In an international arena that is always quick to criticize Israel and slow — to put it charitably — to find fault with her adversaries, the outcry against the violent repression of protestors seeking an end to the regime of Libyan strongman Muammar Kadaffi has been a welcome development.
The Israeli Interior Ministry, under Shas party leadership, appears to have exceeded the limits of tolerance, even among Orthodox leaders, in its latest move that would in effect prohibit a number of Orthodox converts from making aliyah.
The Obama administration did the right thing last week by vetoing a United Nations resolution on Israel's settlements policies that would only have set back a peace process that the Palestinians, who pushed hard for the measure, claim they still support.
On Monday, President Barack Obama sent Congress a $3.7 trillion budget outline that includes significant cuts to a number of human service programs. Congressional Republicans quickly countered that the cuts are insufficient to rein in a runaway deficit that is projected to hit a staggering $1.65 trillion this year.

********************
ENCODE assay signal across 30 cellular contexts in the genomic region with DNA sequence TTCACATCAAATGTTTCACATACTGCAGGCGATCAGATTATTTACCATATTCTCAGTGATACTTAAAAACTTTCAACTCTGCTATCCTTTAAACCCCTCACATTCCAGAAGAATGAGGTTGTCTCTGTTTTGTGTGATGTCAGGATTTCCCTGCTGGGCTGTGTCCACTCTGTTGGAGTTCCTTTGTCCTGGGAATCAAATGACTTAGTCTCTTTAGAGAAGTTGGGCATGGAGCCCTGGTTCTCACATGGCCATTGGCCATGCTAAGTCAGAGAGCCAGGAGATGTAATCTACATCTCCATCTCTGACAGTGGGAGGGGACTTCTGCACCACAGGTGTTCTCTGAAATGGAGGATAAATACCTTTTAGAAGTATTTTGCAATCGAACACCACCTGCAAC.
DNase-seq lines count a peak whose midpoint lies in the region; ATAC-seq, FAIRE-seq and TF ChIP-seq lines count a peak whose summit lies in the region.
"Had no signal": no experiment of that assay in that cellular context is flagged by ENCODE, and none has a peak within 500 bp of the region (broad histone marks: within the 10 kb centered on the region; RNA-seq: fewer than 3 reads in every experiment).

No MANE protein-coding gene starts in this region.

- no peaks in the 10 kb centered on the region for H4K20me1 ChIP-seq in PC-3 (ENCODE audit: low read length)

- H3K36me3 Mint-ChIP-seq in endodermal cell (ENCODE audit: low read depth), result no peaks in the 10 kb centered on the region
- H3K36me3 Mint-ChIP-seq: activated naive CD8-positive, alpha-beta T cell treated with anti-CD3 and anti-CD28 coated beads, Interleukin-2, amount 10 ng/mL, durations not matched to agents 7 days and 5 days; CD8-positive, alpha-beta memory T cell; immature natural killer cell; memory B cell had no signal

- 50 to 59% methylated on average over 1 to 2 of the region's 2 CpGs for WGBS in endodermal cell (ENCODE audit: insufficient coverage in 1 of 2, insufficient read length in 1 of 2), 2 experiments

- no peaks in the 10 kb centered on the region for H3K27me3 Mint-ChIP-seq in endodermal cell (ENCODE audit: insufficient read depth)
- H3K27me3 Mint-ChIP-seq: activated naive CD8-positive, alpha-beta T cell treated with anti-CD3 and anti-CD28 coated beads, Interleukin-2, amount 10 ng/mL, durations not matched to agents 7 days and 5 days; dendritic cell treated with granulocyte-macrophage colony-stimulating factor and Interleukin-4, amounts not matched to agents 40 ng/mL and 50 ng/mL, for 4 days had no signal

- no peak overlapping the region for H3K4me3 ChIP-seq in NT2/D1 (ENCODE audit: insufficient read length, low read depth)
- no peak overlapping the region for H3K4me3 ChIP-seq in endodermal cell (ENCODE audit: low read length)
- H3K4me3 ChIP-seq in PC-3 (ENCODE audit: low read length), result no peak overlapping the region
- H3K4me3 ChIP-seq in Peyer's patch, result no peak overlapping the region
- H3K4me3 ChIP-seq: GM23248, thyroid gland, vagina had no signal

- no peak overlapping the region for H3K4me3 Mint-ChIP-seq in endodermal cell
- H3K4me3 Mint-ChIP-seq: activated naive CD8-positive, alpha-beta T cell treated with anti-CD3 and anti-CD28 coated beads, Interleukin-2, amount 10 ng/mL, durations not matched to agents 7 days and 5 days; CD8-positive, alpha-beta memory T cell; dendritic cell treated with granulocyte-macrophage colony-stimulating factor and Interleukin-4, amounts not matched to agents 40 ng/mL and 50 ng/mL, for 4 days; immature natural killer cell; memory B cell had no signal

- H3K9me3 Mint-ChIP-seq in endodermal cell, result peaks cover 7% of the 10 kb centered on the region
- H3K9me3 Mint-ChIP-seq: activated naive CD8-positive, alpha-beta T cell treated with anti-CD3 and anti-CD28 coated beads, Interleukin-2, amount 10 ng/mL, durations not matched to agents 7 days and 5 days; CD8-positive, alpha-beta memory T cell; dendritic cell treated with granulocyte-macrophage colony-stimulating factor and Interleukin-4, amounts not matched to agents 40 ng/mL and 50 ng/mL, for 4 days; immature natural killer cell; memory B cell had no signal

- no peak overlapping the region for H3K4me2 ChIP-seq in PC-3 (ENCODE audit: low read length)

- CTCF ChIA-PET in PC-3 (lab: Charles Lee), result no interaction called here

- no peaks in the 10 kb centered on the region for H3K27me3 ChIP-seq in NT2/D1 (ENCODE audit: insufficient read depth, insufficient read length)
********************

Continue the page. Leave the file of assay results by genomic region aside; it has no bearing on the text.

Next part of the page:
Much has been written in recent days about Israel’s unease over the pro-democracy surge that led to the ouster of longtime strongman Hosni Mubarak. Critics have accused the Jewish state of hypocrisy — always touting its status as a genuine democracy and arguing that peace can be made only with other democracies while tilting in favor of Mubarak’s repressive reign in the interests of security and stability.
In his article on the latest crisis in the Conservative movement, “United Synagogue Turns Inward” (Feb. 11), Stewart Ain lists as one of the reasons “that the best and brightest” are migrating to post-denominational or Modern Orthodox settings.
I fully agree, and point out one example why this is happening.